Yana Fandakova, Max Planck Institute for Human Development, Berlin: Cognitive control processes for learning and memory across the lifespan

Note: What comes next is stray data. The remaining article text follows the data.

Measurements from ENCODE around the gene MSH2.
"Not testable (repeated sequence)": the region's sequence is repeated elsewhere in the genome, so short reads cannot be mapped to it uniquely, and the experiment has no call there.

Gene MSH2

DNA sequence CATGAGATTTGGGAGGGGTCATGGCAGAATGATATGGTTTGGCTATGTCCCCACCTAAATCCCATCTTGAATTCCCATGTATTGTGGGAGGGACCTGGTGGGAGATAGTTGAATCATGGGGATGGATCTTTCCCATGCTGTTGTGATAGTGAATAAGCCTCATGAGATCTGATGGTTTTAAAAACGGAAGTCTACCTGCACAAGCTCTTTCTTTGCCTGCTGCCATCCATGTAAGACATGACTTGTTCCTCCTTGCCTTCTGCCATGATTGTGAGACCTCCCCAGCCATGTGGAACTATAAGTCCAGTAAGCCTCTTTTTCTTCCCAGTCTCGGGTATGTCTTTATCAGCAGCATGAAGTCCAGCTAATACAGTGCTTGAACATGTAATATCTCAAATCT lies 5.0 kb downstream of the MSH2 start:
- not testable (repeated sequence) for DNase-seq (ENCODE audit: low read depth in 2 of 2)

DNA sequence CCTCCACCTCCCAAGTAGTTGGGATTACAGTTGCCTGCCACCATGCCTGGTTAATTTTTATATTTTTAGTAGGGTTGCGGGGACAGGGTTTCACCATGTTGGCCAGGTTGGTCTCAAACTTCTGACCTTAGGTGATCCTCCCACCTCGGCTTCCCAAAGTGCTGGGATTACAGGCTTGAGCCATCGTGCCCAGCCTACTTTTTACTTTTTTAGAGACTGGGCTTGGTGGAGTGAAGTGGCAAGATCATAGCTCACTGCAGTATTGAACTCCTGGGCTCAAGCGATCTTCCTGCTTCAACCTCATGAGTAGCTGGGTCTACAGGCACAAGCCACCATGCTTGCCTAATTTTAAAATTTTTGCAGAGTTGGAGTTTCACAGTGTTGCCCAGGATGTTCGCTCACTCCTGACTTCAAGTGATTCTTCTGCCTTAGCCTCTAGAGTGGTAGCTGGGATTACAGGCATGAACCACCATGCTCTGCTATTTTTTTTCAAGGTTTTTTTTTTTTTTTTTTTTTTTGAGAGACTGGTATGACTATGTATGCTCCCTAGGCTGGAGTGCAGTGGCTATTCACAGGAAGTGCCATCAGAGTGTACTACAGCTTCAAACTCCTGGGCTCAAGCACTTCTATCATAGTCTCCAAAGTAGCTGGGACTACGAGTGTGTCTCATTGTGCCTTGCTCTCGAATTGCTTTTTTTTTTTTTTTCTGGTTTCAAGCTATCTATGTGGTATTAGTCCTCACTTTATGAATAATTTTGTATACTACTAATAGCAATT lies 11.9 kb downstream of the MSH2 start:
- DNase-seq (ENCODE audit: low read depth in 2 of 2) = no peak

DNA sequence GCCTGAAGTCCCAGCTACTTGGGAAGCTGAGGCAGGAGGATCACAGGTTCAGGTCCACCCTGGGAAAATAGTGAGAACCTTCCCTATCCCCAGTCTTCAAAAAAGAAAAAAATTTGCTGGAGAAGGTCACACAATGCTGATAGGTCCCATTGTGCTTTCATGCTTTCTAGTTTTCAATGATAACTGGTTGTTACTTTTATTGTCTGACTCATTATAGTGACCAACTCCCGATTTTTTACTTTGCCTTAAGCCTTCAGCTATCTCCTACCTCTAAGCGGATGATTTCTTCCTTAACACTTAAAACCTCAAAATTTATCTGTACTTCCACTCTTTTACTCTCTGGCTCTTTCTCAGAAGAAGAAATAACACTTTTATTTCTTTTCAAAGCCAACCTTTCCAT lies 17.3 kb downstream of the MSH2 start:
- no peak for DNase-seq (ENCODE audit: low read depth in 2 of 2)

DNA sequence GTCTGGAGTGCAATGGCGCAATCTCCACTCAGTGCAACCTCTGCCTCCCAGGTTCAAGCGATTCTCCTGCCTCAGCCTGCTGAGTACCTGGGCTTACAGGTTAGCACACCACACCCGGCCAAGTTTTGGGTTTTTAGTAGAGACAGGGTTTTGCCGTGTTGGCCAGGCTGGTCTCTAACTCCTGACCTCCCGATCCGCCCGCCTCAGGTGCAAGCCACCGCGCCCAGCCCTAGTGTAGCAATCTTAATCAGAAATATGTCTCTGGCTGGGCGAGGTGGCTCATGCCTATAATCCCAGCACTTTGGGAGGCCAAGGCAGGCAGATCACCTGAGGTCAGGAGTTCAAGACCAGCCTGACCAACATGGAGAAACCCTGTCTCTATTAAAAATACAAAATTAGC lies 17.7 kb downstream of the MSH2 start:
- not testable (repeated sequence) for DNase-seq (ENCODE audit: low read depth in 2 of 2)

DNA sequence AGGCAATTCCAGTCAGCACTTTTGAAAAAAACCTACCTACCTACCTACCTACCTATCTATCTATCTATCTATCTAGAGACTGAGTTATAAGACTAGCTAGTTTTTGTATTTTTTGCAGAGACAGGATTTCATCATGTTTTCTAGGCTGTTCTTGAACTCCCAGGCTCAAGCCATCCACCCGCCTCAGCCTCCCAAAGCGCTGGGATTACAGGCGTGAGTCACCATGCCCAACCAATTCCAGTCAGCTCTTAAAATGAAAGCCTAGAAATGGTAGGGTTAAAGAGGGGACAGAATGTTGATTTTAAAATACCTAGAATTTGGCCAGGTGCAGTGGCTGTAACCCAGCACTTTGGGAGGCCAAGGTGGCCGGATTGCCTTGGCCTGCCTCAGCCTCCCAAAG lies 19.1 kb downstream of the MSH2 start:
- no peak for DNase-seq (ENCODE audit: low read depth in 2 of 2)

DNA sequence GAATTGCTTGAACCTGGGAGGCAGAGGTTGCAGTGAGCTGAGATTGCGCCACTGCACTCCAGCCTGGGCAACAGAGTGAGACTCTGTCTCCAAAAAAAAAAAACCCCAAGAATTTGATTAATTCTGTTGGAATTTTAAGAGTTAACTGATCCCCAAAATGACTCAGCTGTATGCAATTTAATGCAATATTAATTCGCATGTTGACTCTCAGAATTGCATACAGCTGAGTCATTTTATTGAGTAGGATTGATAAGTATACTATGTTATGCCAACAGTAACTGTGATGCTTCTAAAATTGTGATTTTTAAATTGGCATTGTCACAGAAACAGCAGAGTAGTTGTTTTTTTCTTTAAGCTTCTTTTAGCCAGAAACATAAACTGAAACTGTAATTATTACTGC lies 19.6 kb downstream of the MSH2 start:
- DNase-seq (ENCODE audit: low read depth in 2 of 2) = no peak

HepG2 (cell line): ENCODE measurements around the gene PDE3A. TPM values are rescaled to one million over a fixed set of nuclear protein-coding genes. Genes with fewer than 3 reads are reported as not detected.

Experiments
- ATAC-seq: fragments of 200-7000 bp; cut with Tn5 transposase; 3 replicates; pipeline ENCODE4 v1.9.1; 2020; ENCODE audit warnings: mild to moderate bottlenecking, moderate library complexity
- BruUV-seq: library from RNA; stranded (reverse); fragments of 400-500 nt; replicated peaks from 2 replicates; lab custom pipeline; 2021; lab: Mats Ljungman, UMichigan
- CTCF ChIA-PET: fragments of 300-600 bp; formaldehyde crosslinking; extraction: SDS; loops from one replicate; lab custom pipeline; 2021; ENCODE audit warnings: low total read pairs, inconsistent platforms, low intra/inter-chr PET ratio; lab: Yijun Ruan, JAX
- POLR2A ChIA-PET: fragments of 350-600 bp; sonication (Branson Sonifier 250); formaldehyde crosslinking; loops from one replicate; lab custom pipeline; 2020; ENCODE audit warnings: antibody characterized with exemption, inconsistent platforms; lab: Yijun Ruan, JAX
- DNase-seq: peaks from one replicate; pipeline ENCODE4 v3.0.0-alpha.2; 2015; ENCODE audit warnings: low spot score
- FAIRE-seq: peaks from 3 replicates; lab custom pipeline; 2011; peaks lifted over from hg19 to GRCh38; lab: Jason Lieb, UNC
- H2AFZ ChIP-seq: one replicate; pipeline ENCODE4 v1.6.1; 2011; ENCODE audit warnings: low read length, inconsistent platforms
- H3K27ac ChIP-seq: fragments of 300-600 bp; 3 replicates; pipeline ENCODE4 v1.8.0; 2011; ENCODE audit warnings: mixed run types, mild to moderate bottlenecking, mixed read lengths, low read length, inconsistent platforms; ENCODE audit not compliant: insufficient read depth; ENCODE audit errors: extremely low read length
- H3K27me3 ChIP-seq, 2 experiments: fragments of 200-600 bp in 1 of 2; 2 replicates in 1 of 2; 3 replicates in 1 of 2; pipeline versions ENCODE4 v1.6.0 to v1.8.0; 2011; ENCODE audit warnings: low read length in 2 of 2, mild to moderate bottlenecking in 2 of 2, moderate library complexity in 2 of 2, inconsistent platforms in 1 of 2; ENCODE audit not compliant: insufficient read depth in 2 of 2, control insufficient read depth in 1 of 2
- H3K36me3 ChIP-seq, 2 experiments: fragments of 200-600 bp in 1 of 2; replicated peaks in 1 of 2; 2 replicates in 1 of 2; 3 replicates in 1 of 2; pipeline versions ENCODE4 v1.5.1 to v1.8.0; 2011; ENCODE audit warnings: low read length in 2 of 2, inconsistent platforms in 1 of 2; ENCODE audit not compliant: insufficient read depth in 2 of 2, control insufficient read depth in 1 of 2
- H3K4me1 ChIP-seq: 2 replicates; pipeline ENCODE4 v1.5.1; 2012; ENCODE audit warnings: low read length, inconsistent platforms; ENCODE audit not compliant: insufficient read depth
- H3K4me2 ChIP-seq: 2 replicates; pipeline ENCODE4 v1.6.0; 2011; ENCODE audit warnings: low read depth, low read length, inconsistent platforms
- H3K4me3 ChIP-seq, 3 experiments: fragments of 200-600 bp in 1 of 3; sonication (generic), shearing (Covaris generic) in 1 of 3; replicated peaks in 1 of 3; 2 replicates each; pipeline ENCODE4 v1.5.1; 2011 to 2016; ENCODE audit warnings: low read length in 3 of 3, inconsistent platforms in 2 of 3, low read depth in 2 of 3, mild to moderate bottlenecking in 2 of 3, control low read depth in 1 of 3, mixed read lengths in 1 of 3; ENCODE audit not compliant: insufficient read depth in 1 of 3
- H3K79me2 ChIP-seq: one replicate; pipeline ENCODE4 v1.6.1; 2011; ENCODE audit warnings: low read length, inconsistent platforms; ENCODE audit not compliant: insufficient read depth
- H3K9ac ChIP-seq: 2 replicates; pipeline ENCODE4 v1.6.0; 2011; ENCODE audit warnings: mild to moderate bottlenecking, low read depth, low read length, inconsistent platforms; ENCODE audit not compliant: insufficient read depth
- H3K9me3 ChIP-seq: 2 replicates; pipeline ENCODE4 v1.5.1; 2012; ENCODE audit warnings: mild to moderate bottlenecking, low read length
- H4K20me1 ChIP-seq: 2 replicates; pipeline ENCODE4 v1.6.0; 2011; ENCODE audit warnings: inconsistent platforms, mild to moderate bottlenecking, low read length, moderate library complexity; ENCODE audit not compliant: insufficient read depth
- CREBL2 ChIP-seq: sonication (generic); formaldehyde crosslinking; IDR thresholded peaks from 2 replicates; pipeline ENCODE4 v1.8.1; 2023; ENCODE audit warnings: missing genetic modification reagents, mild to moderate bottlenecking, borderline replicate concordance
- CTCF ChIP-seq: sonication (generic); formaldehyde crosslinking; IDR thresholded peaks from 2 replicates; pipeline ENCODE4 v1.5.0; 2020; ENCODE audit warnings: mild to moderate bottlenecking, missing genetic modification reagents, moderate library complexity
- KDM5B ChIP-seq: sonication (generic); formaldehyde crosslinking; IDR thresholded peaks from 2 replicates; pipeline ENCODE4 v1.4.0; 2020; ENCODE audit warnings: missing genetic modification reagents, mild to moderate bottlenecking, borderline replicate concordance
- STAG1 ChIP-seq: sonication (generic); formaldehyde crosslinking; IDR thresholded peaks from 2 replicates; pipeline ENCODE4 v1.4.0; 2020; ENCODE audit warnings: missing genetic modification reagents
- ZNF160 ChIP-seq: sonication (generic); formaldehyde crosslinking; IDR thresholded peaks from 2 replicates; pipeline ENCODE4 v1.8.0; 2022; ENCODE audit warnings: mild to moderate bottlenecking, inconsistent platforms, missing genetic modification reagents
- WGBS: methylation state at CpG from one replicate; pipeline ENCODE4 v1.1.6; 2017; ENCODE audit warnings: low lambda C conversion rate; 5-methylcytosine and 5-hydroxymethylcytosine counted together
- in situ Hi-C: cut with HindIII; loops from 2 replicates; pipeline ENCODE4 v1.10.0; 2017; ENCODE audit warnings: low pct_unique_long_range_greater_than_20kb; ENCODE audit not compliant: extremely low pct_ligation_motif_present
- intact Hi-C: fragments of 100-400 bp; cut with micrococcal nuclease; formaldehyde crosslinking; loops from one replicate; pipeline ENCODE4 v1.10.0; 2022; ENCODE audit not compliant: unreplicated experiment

Ensuring efficient learning and memory can be challenging: we need to select what to learn, learn so that new information can be retrieved after prolonged periods of time while remaining distinguishable from other memories, and retrieve the correct memory trace when we need it. Cognitive control processes play a critical role in effectively monitoring and regulating learning and memory according to current goals and task demands. These processes are particularly important during the early phases of learning, and failures to engage them can result in errors such as falsely remembering events that did not actually happen in the past. In this talk, I will present results stemming from several lines of research demonstrating that the neural mechanisms supporting cognitive control undergo pronounced changes throughout the human lifespan and are associated with less effective learning and memory in childhood and aging. I will also outline ongoing research to examine the extent to which age differences in cognitive control can be reduced with practice and training in childhood.